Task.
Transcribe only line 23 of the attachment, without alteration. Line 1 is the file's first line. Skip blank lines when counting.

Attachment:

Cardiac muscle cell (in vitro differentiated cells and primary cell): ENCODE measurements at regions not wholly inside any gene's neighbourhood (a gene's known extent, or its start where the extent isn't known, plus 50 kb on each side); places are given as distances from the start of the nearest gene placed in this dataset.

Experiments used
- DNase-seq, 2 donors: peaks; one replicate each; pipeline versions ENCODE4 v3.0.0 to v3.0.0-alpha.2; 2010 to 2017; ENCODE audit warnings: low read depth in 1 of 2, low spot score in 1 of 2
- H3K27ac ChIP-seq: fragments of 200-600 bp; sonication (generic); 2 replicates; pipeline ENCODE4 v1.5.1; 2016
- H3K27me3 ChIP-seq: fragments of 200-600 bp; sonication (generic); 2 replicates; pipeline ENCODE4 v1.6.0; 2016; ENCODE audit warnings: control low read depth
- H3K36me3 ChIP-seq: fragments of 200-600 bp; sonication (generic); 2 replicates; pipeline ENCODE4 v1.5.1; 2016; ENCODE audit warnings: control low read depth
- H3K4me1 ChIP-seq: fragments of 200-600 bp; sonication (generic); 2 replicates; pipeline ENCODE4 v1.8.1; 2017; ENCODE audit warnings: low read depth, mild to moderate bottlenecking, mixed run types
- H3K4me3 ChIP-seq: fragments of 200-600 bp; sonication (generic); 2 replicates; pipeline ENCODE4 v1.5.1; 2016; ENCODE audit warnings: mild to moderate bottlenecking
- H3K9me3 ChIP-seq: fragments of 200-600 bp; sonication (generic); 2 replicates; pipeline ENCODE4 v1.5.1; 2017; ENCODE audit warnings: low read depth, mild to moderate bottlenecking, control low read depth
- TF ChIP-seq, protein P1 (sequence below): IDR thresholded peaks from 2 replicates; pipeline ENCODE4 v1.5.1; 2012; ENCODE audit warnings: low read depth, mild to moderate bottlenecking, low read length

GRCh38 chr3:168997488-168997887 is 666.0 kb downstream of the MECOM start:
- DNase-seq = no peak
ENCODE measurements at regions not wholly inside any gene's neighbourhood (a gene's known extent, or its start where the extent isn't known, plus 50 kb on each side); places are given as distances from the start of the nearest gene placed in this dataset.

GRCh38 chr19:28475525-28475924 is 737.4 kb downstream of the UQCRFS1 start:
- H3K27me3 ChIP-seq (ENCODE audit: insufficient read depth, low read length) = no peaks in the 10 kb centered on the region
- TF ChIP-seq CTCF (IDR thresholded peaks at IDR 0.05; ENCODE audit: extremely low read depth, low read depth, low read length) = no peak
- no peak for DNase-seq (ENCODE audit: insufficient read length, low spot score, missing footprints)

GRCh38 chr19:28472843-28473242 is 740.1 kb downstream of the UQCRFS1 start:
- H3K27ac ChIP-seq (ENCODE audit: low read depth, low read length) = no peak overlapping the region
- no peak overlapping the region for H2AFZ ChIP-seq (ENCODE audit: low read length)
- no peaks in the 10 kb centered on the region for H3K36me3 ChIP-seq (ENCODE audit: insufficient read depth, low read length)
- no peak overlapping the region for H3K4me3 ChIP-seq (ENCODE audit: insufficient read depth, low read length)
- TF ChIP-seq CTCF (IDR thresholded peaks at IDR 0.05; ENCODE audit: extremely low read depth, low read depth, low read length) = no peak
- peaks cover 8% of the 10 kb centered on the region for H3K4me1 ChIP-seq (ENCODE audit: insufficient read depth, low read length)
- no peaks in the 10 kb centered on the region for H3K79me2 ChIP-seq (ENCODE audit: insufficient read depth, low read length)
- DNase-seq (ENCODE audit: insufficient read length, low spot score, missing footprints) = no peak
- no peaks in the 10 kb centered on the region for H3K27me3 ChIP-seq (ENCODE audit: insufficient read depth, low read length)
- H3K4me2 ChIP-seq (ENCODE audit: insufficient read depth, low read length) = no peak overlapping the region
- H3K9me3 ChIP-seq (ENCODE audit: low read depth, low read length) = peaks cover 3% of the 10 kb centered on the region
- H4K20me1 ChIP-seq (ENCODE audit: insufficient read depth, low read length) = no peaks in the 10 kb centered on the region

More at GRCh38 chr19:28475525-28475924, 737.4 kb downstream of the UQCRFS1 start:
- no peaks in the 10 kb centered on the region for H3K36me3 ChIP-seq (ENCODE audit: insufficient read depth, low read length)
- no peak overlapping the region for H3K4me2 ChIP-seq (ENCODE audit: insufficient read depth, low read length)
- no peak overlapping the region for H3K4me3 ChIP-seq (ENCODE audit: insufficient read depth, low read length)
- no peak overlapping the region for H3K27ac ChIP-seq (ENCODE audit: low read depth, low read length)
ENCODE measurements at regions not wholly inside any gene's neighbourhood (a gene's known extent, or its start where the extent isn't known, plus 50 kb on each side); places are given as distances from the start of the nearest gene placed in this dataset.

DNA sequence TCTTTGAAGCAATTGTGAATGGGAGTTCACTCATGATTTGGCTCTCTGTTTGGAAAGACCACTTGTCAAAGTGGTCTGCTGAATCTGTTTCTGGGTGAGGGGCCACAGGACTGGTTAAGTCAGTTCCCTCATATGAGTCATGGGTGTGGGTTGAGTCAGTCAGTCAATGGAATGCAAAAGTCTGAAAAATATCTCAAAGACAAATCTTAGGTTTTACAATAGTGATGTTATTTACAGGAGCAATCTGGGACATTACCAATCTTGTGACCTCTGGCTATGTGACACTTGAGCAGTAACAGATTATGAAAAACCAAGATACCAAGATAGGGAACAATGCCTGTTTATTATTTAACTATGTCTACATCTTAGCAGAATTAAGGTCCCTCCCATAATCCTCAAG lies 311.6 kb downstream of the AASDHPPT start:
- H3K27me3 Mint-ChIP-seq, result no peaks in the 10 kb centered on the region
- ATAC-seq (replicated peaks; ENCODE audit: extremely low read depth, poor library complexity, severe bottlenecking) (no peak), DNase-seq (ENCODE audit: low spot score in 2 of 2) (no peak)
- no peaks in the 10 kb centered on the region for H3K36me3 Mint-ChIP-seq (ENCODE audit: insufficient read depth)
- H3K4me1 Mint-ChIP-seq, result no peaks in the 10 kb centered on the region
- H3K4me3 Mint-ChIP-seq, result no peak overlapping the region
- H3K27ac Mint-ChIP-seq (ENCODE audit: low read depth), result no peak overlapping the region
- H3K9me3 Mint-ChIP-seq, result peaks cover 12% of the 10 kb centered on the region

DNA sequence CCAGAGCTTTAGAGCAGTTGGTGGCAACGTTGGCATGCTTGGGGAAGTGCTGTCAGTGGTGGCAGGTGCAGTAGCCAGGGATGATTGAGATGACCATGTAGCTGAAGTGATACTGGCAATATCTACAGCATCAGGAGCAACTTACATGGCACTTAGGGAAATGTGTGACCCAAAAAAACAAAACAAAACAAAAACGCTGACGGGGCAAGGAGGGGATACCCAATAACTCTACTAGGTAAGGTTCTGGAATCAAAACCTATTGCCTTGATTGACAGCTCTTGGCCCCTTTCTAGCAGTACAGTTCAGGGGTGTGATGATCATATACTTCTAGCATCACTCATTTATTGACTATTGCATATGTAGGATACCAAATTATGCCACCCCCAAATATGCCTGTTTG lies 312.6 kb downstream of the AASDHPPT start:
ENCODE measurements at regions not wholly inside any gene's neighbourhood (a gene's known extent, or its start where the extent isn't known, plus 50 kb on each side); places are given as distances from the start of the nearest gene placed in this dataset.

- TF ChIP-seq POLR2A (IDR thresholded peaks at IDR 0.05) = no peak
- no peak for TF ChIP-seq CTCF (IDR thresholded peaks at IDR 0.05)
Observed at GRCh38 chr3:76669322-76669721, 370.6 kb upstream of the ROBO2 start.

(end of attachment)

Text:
- TF ChIP-seq CTCF (IDR thresholded peaks at IDR 0.05; ENCODE audit: extremely low read depth, low read depth, low read length) = no peak